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Throughout July, dense streams of vehicles head down to the Kenai Peninsula with large, awkward dipnets strapped to the roof or hanging out the back. One weekend, Dawn McAlpin’s aging RV was one of them. It broke down on the three-hour long journey from Anchorage to the Kasilof River, but eventually, she made it to the gull-filled beach where I met her.
“Cost-wise, does it make sense for you guys to supplement your diet with fish?” I asked her as she cleaned fish, sharing her equipment with others she met on the beach.
“No. Not cost-wise,” McAlpin said. “It’s cheaper to go to the store.”
McAlpin expressed a common opinion – fishing isn’t a solution for food insecurity in Alaska, especially in urban areas, because it costs too much to do it. But is she right?
A few hours after McAlpin packed up her fish, Bradley Frederickson from Trapper Creek pushed his five-foot-wide metal dipnet into the river at the same spot. He stood chest-deep in the icy cold water, holding the end of the long metal pole.
After a few seconds I asked, “So now you just wait?”
“Nope,” Fredrickson replied as a fish struck his net. He splashed back to shore, ready to bonk the salmon on its head.
Twenty-year-old Fredrickson, his parents, grandma and siblings all know what it’s like to be hungry.
“There were winters where I had nothing but fish and potatoes and rice,” Fredrickson recalled. “That was it. That’s literally what we ate all winter long, every meal.”
Many summers Fredrickson has helped his family fill the freezer by sport fishing. He’d drive 20 to 30 miles round trip to local rivers, but he was limited to three fish per day. It took Fredrickson weeks to fill the freezer, and he said the fish were in bad shape.
“The fish start to deteriorate because of the time they’re in the water,” Fredrickson explained. The salmon swim about 75 miles upstream before they reach him.
The other adults in the house can’t fish either because of disabilities or being busy looking after small children.
So this year, Fredrickson decided to take a day off work from his construction job and join his friend for dipnetting on the Kasilof. Dipnetting is a personal use fishery and has much higher limits.
Fredrickson said his boss fully supports him. “He’s like, ‘Good, do it all. Go fill your freezer like I just did.’ And I’m like ‘Awesome! I’m so excited now!”
But does it pay off to miss work and drive more than 550 miles round trip, just to get fish? His friend joined him on the beach and they start doing the math.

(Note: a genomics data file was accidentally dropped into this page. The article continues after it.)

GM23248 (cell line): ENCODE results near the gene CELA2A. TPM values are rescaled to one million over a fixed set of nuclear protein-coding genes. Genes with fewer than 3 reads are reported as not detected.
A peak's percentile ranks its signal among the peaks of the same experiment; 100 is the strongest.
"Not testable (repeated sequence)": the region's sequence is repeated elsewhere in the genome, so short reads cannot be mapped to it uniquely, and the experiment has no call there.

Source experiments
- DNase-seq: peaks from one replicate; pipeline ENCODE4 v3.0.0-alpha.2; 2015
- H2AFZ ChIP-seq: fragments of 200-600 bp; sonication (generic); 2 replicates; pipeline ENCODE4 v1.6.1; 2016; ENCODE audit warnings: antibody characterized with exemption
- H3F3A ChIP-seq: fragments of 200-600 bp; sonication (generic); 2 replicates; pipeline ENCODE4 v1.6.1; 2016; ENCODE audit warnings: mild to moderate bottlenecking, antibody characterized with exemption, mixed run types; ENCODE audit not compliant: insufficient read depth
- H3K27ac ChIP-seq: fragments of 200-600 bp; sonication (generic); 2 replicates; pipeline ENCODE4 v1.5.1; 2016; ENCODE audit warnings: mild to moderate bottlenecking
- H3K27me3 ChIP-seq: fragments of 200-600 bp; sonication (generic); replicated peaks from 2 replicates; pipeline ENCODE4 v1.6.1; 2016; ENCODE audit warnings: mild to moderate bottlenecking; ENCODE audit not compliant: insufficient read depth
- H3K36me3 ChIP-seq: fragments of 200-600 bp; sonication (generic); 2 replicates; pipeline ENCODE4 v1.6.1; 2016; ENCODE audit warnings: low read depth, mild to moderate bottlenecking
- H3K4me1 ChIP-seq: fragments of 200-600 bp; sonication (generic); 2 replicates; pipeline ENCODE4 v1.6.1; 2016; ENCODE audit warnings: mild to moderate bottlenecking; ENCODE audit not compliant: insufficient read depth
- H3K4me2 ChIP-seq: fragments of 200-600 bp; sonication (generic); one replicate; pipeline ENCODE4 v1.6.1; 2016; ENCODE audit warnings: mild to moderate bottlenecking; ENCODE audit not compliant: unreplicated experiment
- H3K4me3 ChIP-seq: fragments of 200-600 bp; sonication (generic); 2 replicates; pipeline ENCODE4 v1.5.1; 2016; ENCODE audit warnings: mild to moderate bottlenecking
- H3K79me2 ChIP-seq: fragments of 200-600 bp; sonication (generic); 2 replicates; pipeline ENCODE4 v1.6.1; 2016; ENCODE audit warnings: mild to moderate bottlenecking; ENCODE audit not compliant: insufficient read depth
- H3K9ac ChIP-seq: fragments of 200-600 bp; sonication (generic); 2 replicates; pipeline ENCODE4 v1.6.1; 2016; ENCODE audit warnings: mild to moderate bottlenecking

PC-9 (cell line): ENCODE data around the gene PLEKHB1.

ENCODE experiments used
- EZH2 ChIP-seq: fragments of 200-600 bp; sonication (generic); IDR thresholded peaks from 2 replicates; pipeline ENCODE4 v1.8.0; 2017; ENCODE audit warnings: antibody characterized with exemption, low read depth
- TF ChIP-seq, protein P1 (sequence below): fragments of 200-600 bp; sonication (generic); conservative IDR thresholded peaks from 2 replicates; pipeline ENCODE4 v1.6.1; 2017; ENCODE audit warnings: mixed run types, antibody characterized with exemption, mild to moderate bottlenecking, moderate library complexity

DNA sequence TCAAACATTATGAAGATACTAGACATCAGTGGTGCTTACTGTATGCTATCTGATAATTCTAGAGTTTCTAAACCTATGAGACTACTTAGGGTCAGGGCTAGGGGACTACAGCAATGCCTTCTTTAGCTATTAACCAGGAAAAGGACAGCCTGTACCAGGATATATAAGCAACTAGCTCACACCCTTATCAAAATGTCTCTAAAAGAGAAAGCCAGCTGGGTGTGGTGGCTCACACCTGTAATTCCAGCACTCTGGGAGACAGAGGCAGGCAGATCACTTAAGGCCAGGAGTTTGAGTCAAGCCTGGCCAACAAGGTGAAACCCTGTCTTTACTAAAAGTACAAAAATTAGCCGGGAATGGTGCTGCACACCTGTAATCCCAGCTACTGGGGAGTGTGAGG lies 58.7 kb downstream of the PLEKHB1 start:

They thought they would spend about $150 in gas total. They were camping on the beach for free, already owned or borrowed the gear and were not spending a lot on food. Given current prices of whole red salmon — about $6.50 per pound — they figured they’d only need to catch five salmon to make it worthwhile.
Only a few hours in, Fredrickson already had eight. His limit for his six-person family was 75.
They aren’t the only ones doing the math. So are researchers at the Alaska Department of Fish and Game, like Marylynne Kostick with the subsistence division.
“It economically makes sense and nutritionally makes sense for residents of the state to engage in subsistence activities,” Kostick said. “And that also makes sense for urban residents as well.”
Kostick said you can’t put a monetary value on the communal and cultural aspects of subsistence harvesting, but researchers do know that fishing pays off. In some rural communities, people can use their food stamps to buy subsistence gear, like fishing nets, which makes it even more affordable. However, few people use the benefit to buy gear.
In 2014, the most recently available data, Alaskans harvested nearly 46 million pounds of wild foods, including fish, game and plants. In rural areas, that averaged out to about 275 pounds per person. In urban areas, it was only about 19. If all of that food was replaced by store-bought items at $6 per pound, it would cost more than $275 million.
So is dipnetting on the already crowded shores of local rivers the solution for food insecurity in parts of Alaska?
Kostick said even though it can easily pay for itself, it’s not for everyone.
“You know, a lot of folks, they don’t have time,” Kostick said. “They don’t have the interest to go out and harvest their own fish, to go down and use the personal use fishery. But those fish are still being caught out there.”
Alaska’s commercial fisheries are pulling in nearly 99 percent of the state’s wild caught fish and game.
Tapping into that and “making it readily available and easily accessible to residents. That really has the potential to bolster food security in the state,” she said.
But even if that happens, some residents, like Fredrickson will still be hitting the shores, harvesting their freshly caught fish.
“If you couldn’t hunt and fish, would you have enough food in your household?” I asked him as he gutted his salmon.
“No. No,” Fredrickson said emphatically. “Not even close. It would be bad.”
So he kept fishing.